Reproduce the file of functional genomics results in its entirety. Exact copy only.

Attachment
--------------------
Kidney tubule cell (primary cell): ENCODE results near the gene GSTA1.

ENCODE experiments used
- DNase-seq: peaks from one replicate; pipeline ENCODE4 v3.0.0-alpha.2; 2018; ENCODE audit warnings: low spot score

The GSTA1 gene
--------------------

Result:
Kidney tubule cell (primary cell): ENCODE results near the gene GSTA1.

ENCODE experiments used
- DNase-seq: peaks from one replicate; pipeline ENCODE4 v3.0.0-alpha.2; 2018; ENCODE audit warnings: low spot score

The GSTA1 gene